Every three months I go there, to the lab where our infertility journey started over 15 years ago. I walk back to the room and hear the familiar buzz of the overhead fluorescent lights. My heart rate starts to increase and my palms sweat as I make a fist and they draw my blood. Again.
What will they find this time? Will they ever get my hormones balanced?
After I had our first baby, at just 33 I went into premature ovarian failure. Basically, I was in menopause, my body was attacking my ovaries. This wasn’t a surprise as I’ve dealt with stage four endometriosis all of my life. Of course, I didn’t know it until I was 26 years old and couldn’t conceive.
I’ve had two surgeries to remove endometrial tissue which was preventing me from getting pregnant.
I’ve had surgery to remove a grapefruit-sized endometrioma, which was twisting my fallopian tube and cutting off blood flow to my ovary. It resulted in the loss of most of that ovary.
I’ve taken Clomid and tried multiple inseminations that never worked.
I did acupuncture to try to heal my body of the disease.
I even tried the endometriosis diet to the point of almost becoming emaciated and anemic to try to stop the endometrial growth.
We did In Vitro Fertilization twice to conceive and were so lucky it worked.
And after having our second IVF miracle I had a uterine ablation to stop the horrific, non-stop bleeding.
But after our second was born the menopausal symptoms worsened. Hot flashes, weight gain, anxiety, chronic cramps all month long, and not sleeping. I tried every hormone replacement treatment known to man, including bioidenticals. But there was always something more.
Adrenal Failure. Hypothyroidism. Low Iron. The list went on and on…and so did the blood tests.
So after four holistic doctors and more supplements, diets, and treatments than I can count, I gave up. I decided to stop trying and simply SURRENDER. I went back on estrogen patches and eventually had my hysterectomy which pathology reports showed adenomyosis as well. I cried for days because I felt like I was a failure for not healing myself and choosing this surgery, but I just needed the pain to end.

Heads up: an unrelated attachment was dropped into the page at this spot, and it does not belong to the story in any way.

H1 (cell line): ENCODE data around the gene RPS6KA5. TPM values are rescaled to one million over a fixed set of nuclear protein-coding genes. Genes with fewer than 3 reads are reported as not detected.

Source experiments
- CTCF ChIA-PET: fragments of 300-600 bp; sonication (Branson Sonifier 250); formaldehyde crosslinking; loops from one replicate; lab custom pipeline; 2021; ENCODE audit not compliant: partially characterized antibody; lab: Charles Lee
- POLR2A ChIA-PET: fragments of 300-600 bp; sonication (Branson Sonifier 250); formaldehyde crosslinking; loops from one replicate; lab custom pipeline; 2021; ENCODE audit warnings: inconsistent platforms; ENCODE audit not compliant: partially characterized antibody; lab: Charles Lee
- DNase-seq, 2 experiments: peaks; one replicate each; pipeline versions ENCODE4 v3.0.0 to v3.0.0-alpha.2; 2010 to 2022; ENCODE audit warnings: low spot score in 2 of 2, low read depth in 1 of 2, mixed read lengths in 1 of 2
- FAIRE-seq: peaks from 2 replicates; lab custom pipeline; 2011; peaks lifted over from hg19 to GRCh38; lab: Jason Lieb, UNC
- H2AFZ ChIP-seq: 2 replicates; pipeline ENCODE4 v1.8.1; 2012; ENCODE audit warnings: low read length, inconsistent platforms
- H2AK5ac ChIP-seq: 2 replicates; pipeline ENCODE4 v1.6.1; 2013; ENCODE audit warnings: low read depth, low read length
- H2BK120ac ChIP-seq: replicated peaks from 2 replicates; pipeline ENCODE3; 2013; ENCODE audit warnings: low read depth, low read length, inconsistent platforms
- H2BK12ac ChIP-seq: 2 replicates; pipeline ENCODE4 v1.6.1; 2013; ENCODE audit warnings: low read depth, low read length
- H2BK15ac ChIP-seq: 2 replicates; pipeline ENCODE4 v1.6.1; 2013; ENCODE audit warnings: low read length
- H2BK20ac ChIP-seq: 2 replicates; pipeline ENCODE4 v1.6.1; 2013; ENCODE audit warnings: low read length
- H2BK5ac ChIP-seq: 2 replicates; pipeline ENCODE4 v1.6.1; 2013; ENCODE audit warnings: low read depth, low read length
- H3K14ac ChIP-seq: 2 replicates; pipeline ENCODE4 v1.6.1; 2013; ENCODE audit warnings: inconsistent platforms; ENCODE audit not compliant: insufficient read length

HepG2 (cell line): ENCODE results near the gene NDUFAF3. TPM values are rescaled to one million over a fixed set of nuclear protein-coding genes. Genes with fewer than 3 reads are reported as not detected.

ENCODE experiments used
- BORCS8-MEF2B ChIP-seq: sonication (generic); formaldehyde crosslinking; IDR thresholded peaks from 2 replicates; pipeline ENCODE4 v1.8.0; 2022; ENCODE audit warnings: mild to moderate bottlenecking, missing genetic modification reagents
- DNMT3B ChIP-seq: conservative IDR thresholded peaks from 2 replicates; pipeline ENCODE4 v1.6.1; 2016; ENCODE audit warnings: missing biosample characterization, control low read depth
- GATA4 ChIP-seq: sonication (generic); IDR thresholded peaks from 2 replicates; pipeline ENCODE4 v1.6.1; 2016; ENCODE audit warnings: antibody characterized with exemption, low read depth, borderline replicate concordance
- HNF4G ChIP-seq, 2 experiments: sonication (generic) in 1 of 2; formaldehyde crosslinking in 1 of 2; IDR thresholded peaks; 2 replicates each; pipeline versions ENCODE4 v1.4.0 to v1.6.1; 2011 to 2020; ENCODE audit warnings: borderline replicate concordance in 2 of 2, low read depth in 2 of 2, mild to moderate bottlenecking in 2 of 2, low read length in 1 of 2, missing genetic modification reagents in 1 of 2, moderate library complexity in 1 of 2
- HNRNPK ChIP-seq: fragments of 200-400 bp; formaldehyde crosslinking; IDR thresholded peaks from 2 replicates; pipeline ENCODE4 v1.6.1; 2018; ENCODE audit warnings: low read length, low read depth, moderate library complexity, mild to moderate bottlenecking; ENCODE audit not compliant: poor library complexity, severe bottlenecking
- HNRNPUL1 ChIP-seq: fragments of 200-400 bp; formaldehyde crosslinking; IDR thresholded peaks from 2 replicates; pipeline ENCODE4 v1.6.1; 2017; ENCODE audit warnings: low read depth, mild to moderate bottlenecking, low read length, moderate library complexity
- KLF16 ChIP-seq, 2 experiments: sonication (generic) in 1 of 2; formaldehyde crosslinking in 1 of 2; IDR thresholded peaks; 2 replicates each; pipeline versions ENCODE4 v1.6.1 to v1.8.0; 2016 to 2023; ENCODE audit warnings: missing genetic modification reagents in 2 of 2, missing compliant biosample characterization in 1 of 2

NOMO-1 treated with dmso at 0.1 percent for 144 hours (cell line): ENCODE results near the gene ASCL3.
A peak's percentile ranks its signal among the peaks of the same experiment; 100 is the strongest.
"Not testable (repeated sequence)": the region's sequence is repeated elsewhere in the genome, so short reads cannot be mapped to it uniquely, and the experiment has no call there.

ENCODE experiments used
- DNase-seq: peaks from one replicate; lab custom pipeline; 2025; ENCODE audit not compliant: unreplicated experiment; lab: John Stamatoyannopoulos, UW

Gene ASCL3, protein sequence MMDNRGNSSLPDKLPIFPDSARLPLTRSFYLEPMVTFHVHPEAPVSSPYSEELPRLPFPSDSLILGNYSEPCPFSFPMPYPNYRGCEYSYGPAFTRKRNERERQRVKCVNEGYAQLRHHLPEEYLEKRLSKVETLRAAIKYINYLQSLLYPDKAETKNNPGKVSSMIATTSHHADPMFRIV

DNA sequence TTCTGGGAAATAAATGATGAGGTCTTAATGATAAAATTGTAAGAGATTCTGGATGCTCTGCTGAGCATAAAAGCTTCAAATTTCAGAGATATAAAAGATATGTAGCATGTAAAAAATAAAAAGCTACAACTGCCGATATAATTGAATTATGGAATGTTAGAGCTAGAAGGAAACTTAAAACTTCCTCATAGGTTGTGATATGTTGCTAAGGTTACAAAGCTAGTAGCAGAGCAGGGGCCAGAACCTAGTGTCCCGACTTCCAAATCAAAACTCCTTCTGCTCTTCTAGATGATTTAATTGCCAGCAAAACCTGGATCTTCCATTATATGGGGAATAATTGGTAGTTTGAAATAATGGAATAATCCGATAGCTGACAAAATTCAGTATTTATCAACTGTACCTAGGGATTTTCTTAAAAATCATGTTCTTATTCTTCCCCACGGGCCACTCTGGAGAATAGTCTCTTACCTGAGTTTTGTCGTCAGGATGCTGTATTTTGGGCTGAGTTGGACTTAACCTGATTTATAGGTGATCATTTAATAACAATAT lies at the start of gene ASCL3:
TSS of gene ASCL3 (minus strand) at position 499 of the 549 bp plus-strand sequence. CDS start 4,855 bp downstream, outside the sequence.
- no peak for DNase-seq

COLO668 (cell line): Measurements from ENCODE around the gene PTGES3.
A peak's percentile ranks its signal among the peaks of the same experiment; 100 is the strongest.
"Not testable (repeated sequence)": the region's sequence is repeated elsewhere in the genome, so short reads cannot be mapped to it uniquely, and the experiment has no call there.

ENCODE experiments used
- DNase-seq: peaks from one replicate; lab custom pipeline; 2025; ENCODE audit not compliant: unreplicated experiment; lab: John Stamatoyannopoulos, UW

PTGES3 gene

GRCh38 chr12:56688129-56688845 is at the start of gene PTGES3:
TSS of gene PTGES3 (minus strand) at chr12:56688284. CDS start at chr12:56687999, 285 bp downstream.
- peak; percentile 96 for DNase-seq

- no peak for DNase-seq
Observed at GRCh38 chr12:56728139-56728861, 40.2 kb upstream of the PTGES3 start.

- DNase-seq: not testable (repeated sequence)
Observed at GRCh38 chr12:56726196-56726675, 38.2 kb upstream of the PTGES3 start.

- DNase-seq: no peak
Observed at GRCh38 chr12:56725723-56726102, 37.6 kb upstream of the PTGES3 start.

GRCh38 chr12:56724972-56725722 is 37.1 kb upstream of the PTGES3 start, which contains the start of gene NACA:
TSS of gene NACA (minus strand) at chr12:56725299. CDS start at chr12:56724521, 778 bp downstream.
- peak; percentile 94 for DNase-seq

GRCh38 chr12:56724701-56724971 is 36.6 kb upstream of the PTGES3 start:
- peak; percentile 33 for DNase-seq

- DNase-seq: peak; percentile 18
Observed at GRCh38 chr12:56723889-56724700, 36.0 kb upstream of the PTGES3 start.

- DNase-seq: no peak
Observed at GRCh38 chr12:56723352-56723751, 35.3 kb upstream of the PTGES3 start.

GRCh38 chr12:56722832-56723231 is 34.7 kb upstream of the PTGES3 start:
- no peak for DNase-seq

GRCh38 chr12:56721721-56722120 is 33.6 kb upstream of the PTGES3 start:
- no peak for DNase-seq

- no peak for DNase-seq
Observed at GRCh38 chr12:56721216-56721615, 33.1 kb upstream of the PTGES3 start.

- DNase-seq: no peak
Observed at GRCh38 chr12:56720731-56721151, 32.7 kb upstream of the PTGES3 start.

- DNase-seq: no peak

And it did.
Finally, at 43 years old, I don’t feel the same symptoms of endometriosis. I don’t have horrible monthly pain, don’t have a cycle, and finally, feel semi-free. But I will always have endometriosis. I’ll always have the threat that it could come back and because of endo, I will live in a menopausal state for the rest of my life. Watching my diet closely, managing hot flashes and anxiety, this will forever be my reality most women will never discuss.
Over 200 million women worldwide and 1 in 10 in the United States live with endometriosis. They deal with chronic pain, ridiculous heavy bleeding, 1/3 to 1/2 have trouble conceiving and are at a higher risk for ovarian cancer. And most of the time they deal with it alone and there are very few treatment options.
If you too silently suffer from endometriosis and are tired of chronic illness, I have to tell you three things I’ve learned:
1. YOU ARE NOT ALONE. There are so many of us who are going through something and are just too tired or scared to admit it.
2. ACUPUNCTURE HELPS. I can’t rave enough about the positive outcome of acupuncture and infertility. It really helped to lessen my cycles, alleviate pain, and there are many herbs you can take depending on your condition.
3. SURRENDER. I can’t tell you how freeing it felt to stop trying to heal and just be. It was such a hard diagnosis to accept, but after I was lucky enough to have our two children, I took steps immediately to feel better. Sure I tried the natural routes, but eventually, I had to do what was best for myself and my family. And that was a hysterectomy.
Endometriosis was one of the many topics discussed with national news reporter Diana Falzone on my podcast Be Who You Want to Be. She too lives with Endometriosis and was able to have her miracle son. You can listen on iTunes, Spotify, SoundCloud or here on my website!
If you liked this post, you may like, What Every Women Recovering from a Hysterectomy Needs to Know.